(As an aside, I do find it fascinating that a fundamental part of human nature is ultimately to carve out a space for yourself and your closest friends on this planet and then hold on to it for dear life against all odds.  This is played out in the workplace (think cube space), sports arena, and in the ultimate theater of war.  The need to be “right” is ingrained in our being and is perhaps key to our survival as a species.)

We need to stop looking at DNA as a way to make people feel less or create an atmosphere that is destructive and dangerous.  Remember that DNA can only prove connections, not disprove!  Perhaps there are DNA strains in the Americas that are ancient and point to an interesting and unexpected origin for the Native Peoples here.  Perhaps there was a heck of a lot more movement of peoples than we think.  (I do think it’s fascinating how we constantly underestimate our ancestors’ abilities!)  And perhaps there will be some surprises along the way that make us all think and rethink our assumptions.  None of that is bad!  None of that lessens the epic story of these people who lived here for tens of thousands of years.

But it’s articles like this that continue to assert, and reassert the idea of “European” domination of the world both today and in ancient times that are wrong.  I am proud of my heritage, but it does not come at the price of thinking mine is any better than any other person’s origin on this planet.  I hope that the Native Americans of North America, and oppressed people everywhere, will take this kind of thing with a grain of salt and not think we “Europeans” are a bunch of morons.

We are all, after all, related to each other.  When will the family in-fighting stop!

What do you think?

Charlemagnia, Part Deux

Let’s pick up where we left off.  (If you haven’t already, please read “Charlemagnia, Part One“.)  As I stated, my Barnett line potentially leads to a marriage between John Bernard (1437-1485) and Margaret LeScrope (1440-1496).  It is through Margaret Le Scrope that a possible link exists to the Plantagenet Kings of England, and ultimately Charlemagne.

The thing is, I’m not sure.  I can research all I like online, but is that enough?  I suppose once you get to the children or grandchildren of royalty, you’re probably safe.  But it’s the 6 generations between John Bernard and Margaret de Clare that are “unproved” in my opinion.  And that is because I have not yet seen the documents that prove this connection to satisfy my standards.  Is it probable?  Yes.  But proven?  No.

But for the sake of conversation, let me continue the line that leads to Charlemagne:

10. John Barnett, b. 1437 and Margaret Le Scrope, b. 1440

11. Henry Le Scrope, b. 1418 and Elizabeth Le Scrope (her actual maiden name), b. 1417

12. Richard Le Scrope (father of Henry), b. 1394 and Margaret Neville (Um, yes, Neville again!)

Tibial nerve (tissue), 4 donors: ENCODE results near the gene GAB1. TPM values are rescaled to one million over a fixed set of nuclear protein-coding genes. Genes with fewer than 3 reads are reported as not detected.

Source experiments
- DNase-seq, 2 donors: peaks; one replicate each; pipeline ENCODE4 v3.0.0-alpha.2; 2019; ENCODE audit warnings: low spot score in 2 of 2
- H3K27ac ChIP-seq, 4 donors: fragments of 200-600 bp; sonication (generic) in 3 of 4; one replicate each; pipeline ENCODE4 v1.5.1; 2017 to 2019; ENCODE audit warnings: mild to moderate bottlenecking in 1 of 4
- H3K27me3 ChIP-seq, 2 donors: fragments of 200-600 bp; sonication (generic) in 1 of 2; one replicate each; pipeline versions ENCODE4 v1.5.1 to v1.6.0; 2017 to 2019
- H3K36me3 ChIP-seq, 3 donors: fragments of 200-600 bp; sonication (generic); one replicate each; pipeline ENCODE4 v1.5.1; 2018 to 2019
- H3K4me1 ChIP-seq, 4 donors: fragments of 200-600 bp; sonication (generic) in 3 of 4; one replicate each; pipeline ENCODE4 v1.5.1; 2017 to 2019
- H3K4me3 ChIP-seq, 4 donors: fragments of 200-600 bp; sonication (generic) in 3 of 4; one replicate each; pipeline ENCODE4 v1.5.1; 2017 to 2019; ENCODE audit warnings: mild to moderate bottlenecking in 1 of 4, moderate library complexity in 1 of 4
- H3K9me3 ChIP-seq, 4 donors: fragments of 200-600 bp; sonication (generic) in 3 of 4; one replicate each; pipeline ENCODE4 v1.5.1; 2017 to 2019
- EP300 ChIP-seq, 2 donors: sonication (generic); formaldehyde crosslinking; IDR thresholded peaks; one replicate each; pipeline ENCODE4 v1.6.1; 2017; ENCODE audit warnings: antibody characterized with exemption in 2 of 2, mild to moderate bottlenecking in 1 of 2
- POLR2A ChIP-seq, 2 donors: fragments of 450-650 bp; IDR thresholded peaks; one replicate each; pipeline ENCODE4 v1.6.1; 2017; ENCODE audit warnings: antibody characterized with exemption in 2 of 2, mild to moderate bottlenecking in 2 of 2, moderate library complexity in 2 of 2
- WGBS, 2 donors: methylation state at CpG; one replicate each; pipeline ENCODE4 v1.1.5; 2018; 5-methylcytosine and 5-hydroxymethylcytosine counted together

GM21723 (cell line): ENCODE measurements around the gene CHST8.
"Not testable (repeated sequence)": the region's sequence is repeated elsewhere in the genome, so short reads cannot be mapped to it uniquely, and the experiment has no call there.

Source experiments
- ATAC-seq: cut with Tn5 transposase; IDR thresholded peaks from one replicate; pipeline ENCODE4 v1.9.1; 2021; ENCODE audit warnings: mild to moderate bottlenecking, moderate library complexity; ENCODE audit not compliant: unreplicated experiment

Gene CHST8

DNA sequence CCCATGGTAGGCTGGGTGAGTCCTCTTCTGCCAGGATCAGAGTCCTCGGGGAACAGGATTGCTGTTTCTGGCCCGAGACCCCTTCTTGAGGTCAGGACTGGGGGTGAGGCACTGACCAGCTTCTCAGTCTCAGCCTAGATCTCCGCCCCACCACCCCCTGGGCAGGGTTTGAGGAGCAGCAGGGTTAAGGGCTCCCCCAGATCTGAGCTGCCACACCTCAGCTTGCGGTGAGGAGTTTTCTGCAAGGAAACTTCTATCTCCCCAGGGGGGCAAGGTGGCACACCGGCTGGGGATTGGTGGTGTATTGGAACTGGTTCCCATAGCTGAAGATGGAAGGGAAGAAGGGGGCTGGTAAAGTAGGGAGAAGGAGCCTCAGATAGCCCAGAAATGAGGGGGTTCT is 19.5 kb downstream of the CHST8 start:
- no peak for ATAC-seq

13. Ralph Neville, b. 1364 and Margaret Stafford

14. Hugh de Stafford, b. 1344 and Philippa de Beauchamp, b. 1344

15. Ralph de Stafford, b. 1301 and Margaret de Audley

16. Hugh de Audley, b. abt 1291 and Margaret de Clare, b. 1293

17. Gilbert de Clare, b. 1243 and Joan Plantagenet (Joan of Acre), b. 1272

18. Edward I Plantagenet, b. 1239 and Eleanor of Castile, b. 1241

Let’s pause for a moment here.  If all proves out, Edward I of England and Eleanor of Castile are my 23rd Great-Grandparents.  If this is true, it’s like the mother lode of information about the times, the places, the people that lived over 700 years ago.  And because of the good documentation you get a sense of who these people actually were, which is rare when you’re doing genealogy.

OK. let’s continue:

19. Henry III Plantagenet, b. 1207 and Eleanor of Provence

20. John Plantagenet (Angevin Line), b. 1167 and Isabella de Angouleme, b. 1188

21. Henry II Plantagenet (Angevin Line), b. 1133 and Eleanor of Aquitaine, b. 1122

23. Geoffrey of Anjou (Henry’s father), b. 1113 and Matilda of England, b. 1102

Pause again.  Matilda of England was the granddaughter of William The Conqueror, and at one point was poised to be Queen of England in her own right (she ended up settling with an agreement to make her son, Henry, heir to the throne.)  I’m sure there will be a post about this another time.  Also, The romantic side of me would love to think that perhaps my g-g-grandmother, Viola Matilda Barnett, was named after Matilda of England.  Most likely this was just a coincidence.

24. Fulk, King of Jerusalem, b. 1090 and Ermengarde of Maine, b. 1196

25. Fulk IV, Count of Anjou, b. 1043 and Bertrade de Montfort

26. Geoffrey, Count of Gatinais and Ermentrude of Anjou, b. abt. 1018

27. Fulk III, Count of Anjou (father of Ermentrude), b. 972 and Hildegard of Sundau

28. Geoffrey I, Count of Anjou, b. 940 and Adele of Meaux, b. 934

29. Robert of Vermandois (father of Adele), b. abt. 907 and Adelaide de Chalon

30. Herbert II, Count of Vermandois and Adele

31. Herbert I, Count of Vermandois, b. 848 and Bertha de Morvois

32. Pepin, Count of Vermandois, b. 818 and an unknown mother of Herbert I

33. Bernard, King of Italy, b. 797 and Cunigunde

34. Pepin (Carloman), King of Italy, b. abt. 770 and an unknown mother of Bernard

And the ultimate find:

35. Charlemagne, b. 747 and Hildegarde of Vinzgouw, b. abt 758

Over 1200 years of history there, from Charlemagne’s birth to mine.  Charlemagne and Hildegarde would be my 39th Great-Grandparents, with 42 generations of time us.  But, is it real?

Mathmatically speaking, yes.  If you go back 10 generations, you have 1024 potential ancestors (ancestors are exponential, you have 2 parents, 4 grandparents, 8 great-grandparents and so on).  If you go back the 42 generations from me to Charlemagne, you’re looking at many trillions of ancestors.  Which is impossible when you consider the entire world population was a lot smaller at the time of Charlemagne’s birth in 747.  What the supposition states is every living European will have, among others, at least one line that leads back to Charlemagne.  (See http://phenomena.nationalgeographic.com/2013/05/07/charlemagnes-dna-and-our-universal-royalty/)